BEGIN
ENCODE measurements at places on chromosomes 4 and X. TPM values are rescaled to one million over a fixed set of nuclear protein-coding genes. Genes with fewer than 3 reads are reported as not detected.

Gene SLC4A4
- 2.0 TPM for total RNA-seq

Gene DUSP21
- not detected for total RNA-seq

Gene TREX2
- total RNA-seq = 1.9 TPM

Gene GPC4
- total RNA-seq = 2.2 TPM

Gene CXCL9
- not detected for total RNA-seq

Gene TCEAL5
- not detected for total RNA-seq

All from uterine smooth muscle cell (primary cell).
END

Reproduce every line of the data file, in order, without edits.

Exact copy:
ENCODE measurements at places on chromosomes 4 and X. TPM values are rescaled to one million over a fixed set of nuclear protein-coding genes. Genes with fewer than 3 reads are reported as not detected.

Gene SLC4A4
- 2.0 TPM for total RNA-seq

Gene DUSP21
- not detected for total RNA-seq

Gene TREX2
- total RNA-seq = 1.9 TPM

Gene GPC4
- total RNA-seq = 2.2 TPM

Gene CXCL9
- not detected for total RNA-seq

Gene TCEAL5
- not detected for total RNA-seq

All from uterine smooth muscle cell (primary cell).